Victim Of The ‘Can’t Touch’ Rule: Teacher Strangled By Pupil As Staff Watch
By Laura Clark
Victim of the ‘can’t touch’ culture: Teacher throttled by pupil as colleagues looked on
A teacher who won £250,000 compensation after a pupil tried to strangle him has criticised a ‘can’t touch’ culture in schools after other staff initially refused to intervene.
Colin Adams, 50, was attacked by a 12- year- old boy, who knocked him to the floor before punching and kicking him, and grabbing his neck. But despite other teachers yelling at the boy to stop, no one stepped in to help.
Mr Adams’s ordeal ended only after another teacher eventually came to his aid by forcing the boy’s thumbs back to release his hold. Later, the unnamed teacher admitted to Mr Adams that he was afraid the boy, who cannot be named for legal reasons, would accuse him of assault.
It later emerged the boy had a history of violence, having previously attacked pupils and a security guard at a library opposite Kingsford Community School in East London.
However, he was not properly disciplined over the assaults and staff were not warned about his past.
Mr Adams yesterday criticised Government-backed ‘inclusion’ policies, which he claimed had led to pupils with severe behavioural problems being taught in schools where staff are not trained to cope with them.
His comments come only days after figures released under the Freedom of Information Act revealed police were called to schools 10,000 times last year to deal with violent incidents.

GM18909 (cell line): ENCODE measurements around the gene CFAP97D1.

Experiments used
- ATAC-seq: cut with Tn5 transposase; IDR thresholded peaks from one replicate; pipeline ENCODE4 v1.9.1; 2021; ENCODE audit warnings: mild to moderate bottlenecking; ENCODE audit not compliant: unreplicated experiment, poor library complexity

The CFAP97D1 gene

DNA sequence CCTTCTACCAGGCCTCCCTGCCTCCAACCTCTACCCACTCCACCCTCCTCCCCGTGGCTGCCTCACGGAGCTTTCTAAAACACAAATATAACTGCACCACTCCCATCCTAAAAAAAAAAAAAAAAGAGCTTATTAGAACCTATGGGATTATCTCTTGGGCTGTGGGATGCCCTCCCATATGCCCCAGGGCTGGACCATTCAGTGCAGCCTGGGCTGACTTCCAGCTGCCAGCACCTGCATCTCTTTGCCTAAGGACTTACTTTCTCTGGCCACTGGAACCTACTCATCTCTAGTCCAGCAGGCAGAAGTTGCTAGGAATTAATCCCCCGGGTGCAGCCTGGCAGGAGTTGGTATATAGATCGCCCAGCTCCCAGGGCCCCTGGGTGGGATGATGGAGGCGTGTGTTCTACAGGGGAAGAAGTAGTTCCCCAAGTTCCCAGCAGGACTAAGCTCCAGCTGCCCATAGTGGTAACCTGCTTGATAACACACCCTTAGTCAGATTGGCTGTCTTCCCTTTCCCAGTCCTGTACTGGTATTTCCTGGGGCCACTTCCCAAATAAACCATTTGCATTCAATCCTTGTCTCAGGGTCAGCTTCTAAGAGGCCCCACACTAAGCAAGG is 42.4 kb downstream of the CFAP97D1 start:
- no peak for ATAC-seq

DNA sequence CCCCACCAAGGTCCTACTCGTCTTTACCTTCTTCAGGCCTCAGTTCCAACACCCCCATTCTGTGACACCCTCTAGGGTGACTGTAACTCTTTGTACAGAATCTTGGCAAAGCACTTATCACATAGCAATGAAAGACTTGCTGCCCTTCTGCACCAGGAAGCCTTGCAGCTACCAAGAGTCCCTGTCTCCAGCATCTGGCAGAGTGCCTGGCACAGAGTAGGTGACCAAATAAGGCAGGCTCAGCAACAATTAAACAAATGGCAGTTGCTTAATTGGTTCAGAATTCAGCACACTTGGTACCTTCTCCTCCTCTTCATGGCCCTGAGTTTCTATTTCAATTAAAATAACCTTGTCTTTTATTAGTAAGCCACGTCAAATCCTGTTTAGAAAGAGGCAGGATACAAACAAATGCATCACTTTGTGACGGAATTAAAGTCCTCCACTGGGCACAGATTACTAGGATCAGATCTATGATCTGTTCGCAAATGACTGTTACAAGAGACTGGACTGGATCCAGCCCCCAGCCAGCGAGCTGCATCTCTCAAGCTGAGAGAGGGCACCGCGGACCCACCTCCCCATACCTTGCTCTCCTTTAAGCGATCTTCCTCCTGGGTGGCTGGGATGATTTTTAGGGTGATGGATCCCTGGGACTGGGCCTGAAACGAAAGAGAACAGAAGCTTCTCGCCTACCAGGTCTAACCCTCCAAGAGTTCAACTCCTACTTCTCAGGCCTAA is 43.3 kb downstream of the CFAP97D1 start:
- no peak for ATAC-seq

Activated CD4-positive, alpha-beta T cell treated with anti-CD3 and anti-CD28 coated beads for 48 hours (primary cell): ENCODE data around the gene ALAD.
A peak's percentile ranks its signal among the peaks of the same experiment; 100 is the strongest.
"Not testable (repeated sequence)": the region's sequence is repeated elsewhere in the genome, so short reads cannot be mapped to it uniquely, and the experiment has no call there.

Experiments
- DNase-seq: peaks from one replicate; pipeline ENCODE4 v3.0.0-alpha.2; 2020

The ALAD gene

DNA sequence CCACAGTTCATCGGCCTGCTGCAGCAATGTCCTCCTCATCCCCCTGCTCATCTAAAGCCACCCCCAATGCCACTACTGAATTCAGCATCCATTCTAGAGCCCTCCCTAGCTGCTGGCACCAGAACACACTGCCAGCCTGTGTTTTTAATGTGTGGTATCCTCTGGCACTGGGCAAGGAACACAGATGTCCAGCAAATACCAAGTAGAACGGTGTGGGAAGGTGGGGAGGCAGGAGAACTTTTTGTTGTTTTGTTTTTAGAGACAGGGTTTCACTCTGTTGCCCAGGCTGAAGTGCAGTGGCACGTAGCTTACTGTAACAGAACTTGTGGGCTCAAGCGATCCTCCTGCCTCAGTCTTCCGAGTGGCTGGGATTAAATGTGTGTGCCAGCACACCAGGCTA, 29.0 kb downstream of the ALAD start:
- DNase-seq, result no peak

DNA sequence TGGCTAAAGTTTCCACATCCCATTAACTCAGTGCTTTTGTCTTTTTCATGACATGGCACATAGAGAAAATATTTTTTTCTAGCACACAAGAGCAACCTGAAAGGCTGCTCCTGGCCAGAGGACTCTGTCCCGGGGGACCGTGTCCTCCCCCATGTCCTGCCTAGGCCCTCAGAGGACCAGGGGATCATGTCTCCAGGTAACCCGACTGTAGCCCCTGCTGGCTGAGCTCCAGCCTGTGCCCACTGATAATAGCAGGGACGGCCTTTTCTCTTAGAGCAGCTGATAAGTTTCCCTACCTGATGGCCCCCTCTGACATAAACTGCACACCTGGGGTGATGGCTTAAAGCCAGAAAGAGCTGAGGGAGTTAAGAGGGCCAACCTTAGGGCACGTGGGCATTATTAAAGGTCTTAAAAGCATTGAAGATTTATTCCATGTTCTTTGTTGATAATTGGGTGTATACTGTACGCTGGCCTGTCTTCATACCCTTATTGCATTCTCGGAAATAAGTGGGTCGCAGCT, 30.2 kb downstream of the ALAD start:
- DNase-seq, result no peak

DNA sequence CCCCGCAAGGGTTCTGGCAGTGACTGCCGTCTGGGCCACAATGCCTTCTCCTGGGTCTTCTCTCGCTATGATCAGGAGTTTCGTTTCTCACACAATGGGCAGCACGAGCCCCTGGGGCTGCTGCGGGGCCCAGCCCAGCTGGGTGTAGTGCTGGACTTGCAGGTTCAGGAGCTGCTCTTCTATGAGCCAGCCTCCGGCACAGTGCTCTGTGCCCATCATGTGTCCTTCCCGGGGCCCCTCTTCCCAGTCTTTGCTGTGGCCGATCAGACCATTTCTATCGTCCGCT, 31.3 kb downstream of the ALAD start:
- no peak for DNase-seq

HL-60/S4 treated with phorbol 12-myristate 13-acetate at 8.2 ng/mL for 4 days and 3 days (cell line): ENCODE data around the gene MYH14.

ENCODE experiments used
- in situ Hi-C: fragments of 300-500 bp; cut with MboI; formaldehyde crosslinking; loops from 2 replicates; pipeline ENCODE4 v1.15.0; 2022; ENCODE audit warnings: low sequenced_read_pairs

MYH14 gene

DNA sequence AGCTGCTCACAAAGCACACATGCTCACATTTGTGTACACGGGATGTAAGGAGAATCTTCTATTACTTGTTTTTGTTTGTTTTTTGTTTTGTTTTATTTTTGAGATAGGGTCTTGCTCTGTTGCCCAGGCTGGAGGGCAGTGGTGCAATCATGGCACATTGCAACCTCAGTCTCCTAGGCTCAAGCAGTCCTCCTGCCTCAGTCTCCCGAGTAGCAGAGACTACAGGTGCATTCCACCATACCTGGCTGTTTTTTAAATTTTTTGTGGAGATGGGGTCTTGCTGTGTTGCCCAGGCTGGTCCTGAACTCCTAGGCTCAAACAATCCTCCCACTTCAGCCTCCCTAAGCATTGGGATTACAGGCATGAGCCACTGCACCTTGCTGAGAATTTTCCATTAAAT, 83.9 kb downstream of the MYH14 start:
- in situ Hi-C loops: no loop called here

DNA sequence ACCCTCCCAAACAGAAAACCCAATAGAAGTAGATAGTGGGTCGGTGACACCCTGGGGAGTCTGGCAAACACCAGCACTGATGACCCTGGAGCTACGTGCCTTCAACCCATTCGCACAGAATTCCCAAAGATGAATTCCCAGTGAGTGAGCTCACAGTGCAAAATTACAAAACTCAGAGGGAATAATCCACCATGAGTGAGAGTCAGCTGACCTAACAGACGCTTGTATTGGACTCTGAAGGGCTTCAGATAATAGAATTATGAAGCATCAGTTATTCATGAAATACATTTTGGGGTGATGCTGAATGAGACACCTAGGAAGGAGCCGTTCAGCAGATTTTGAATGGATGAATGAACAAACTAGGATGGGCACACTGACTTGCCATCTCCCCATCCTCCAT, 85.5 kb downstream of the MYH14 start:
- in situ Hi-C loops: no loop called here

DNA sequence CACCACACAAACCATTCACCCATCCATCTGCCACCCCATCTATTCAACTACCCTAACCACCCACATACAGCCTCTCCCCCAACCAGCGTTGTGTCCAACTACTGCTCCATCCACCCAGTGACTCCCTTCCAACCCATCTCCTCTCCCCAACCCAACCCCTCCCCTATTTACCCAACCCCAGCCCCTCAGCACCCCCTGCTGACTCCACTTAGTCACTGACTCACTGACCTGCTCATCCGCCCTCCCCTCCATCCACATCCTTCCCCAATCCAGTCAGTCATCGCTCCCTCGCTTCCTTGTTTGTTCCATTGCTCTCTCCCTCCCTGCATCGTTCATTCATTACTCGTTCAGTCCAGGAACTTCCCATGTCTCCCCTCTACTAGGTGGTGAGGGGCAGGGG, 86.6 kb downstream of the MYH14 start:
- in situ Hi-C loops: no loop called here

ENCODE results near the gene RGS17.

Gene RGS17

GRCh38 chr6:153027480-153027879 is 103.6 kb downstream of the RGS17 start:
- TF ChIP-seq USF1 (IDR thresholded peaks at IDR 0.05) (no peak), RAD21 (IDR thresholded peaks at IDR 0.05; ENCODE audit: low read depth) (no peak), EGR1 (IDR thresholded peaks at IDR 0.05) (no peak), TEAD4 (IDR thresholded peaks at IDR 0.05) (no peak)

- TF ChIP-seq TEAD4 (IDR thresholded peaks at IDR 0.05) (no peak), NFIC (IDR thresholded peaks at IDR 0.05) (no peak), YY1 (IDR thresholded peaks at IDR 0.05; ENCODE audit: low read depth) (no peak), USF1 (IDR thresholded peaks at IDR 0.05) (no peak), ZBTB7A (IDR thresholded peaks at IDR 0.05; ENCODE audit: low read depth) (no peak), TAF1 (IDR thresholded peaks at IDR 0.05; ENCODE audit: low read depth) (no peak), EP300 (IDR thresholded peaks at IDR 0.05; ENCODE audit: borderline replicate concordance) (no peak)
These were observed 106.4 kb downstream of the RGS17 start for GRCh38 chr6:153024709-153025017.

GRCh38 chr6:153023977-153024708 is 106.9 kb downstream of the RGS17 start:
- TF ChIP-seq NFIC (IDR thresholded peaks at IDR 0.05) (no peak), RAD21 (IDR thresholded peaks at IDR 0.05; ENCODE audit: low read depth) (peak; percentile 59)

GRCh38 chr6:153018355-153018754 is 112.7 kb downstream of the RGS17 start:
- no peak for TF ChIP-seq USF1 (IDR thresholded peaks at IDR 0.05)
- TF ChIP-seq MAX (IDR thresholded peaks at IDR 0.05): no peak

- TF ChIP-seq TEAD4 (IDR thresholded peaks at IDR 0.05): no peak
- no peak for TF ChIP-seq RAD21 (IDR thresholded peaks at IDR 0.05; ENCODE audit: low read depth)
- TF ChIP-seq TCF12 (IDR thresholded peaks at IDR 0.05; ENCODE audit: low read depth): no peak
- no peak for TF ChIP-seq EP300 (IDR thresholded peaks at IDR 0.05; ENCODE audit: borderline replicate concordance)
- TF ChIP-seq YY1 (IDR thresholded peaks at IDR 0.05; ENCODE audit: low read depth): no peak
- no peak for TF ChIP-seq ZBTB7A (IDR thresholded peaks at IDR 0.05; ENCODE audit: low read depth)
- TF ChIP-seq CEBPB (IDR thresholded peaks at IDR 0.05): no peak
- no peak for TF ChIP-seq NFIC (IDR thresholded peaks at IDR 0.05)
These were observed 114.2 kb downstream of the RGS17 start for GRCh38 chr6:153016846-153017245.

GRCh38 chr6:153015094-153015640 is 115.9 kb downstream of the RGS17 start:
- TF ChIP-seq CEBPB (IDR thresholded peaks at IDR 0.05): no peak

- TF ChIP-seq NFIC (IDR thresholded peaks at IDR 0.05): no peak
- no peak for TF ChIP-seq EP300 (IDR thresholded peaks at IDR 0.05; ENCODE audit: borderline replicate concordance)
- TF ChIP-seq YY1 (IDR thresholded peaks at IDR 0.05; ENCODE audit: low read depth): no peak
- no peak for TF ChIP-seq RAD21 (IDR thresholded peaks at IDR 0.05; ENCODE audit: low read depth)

Mr Adams’s attacker was expelled after the assault in 2004 and given a referral order by the courts, which involved him being supervised for six months.
It is rumoured he was sent on a holiday as ‘a reward’ for completing it.
As a result of the attack, which lasted for several minutes, Mr Adams, of Ockendon, Essex, was forced to give up work after suffering severe stress and back problems.
His distress was further compounded by a lengthy court battle to win compensation, charted by his wife Sharon, 47, in a diary she started after the assault.
Four-and-a-half years later, he secured £250,000 in an out-of-court settlement from Newham Council.
Writing in her diary, Mrs Adams said the boy had been misbehaving in another teacher’s class and Mr Adams, as head of department, had gone to his aid. He ordered the boy to leave but the pupil refused.
Mr Adams then left the room and was attacked by the boy from behind.
She wrote: ‘He came around to find the boy strangling him. The teachers told the boy to let go, but he did not.
‘Teachers are very wary of touching children these days as children all know their rights and they can take a teacher to court.
‘It only came to an end when a male teacher grabbed hold of one of the boy’s thumbs and caused him pain and made the boy let go.
‘This teacher didn’t want to admit what he’d done for fear of being accused of assault.
‘The police informed the school they could have kicked the boy in his back to make him let go, but I am not sure there is any teacher anywhere who would be willing to do that for fear of repercussions.’
Mr Adams, who has two grown-up children, added: ‘The whole thing has left a bitter taste. We are trying our best to move forward but it’s a slow process.’
A Newham Council spokesman said: ‘Our staff have the right to work without fear of assault or harassment.
‘In this particular case, an appropriate financial settlement was agreed following advice from our insurers, which was based on Mr Adams’s loss of salary, future loss of earnings and damages for the injury he suffered.’